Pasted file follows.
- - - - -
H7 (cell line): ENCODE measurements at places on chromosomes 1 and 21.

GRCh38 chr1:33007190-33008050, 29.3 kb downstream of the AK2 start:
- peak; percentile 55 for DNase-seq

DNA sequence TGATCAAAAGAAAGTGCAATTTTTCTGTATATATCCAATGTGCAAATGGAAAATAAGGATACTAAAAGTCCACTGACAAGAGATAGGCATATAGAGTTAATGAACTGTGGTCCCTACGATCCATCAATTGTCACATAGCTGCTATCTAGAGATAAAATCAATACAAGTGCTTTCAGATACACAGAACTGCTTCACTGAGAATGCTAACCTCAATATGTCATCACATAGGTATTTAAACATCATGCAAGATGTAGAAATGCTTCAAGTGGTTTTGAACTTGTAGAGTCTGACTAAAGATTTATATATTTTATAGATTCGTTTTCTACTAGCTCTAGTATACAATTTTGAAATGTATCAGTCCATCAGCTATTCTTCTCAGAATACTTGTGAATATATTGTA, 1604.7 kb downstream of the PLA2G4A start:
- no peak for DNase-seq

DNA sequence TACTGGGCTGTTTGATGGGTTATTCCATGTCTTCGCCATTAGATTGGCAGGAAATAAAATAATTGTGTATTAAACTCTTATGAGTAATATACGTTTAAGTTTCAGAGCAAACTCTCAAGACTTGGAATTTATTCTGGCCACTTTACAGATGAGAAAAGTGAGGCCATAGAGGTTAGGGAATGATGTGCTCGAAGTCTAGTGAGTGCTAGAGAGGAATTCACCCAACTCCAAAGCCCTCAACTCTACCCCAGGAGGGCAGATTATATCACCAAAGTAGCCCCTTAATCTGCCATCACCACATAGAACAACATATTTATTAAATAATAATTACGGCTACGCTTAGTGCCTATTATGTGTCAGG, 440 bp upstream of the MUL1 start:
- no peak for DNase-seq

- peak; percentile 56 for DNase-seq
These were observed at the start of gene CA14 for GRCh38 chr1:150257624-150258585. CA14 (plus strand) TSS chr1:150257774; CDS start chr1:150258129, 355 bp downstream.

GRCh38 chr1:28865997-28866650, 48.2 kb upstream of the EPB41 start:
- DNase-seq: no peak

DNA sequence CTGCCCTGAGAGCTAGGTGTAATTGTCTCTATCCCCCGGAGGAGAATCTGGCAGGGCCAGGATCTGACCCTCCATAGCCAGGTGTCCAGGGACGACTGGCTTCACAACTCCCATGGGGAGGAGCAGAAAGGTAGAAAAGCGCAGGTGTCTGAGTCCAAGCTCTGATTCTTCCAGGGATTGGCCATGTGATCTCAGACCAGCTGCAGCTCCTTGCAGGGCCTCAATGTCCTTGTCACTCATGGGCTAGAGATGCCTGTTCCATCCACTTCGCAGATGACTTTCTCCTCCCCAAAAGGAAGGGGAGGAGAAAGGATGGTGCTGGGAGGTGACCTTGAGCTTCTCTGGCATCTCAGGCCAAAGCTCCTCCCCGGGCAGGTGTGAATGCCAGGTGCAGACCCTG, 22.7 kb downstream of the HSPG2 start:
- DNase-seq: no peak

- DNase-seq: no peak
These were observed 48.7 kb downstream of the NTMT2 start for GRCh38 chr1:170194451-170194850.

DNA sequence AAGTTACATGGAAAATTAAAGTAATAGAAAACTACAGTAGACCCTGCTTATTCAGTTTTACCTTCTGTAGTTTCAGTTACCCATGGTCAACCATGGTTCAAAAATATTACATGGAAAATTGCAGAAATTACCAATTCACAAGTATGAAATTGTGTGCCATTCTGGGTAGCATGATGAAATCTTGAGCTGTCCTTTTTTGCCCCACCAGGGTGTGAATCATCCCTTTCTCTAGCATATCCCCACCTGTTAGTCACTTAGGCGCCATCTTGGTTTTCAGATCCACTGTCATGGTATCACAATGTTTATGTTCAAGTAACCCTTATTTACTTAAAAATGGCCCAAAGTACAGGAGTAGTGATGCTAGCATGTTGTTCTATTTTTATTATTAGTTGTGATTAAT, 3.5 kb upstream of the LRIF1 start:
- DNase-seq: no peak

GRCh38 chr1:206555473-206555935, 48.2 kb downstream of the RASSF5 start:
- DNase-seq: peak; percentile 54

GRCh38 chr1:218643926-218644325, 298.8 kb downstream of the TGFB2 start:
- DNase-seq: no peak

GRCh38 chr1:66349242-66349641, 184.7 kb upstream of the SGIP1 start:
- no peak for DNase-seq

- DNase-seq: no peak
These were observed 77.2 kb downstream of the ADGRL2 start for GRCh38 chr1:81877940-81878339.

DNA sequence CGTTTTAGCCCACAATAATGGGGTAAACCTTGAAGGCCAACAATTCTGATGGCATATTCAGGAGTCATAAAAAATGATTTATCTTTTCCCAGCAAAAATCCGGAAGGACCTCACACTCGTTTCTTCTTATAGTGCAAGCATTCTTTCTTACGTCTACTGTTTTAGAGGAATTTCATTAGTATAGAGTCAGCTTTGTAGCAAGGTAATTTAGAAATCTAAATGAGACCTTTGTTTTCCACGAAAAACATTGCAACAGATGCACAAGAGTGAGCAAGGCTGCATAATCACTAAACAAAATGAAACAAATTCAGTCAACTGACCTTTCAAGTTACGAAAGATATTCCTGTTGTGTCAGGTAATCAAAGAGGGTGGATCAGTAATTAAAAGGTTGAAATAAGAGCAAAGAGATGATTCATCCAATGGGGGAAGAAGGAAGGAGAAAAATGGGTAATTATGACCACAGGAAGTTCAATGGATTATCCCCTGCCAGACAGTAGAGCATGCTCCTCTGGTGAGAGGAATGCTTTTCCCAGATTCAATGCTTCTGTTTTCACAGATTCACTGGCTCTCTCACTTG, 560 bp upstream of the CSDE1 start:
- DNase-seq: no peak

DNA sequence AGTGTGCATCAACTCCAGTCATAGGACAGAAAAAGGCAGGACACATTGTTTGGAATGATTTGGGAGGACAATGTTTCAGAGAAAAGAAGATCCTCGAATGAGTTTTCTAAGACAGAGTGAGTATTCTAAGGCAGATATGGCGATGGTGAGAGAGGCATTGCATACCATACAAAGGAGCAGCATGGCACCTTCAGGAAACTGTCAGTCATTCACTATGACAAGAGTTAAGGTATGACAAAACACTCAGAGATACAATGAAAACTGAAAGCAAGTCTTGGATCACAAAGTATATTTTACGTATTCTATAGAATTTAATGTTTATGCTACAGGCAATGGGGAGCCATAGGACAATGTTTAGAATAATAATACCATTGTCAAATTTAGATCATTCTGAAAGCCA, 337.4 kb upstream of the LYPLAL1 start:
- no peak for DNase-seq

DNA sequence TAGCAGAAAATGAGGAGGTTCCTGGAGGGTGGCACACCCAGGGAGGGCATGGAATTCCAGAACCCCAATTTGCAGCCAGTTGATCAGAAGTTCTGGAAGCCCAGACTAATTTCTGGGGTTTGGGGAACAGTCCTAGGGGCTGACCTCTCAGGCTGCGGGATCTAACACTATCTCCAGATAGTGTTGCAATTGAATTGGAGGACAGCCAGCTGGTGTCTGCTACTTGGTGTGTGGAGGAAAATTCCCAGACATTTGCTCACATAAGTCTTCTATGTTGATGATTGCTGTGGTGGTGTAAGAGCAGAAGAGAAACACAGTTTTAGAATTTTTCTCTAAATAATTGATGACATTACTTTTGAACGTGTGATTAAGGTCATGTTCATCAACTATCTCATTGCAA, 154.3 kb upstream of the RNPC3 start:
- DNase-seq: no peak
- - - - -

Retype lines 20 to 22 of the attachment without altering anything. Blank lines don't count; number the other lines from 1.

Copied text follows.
GRCh38 chr1:218643926-218644325, 298.8 kb downstream of the TGFB2 start:
- DNase-seq: no peak

GRCh38 chr1:66349242-66349641, 184.7 kb upstream of the SGIP1 start: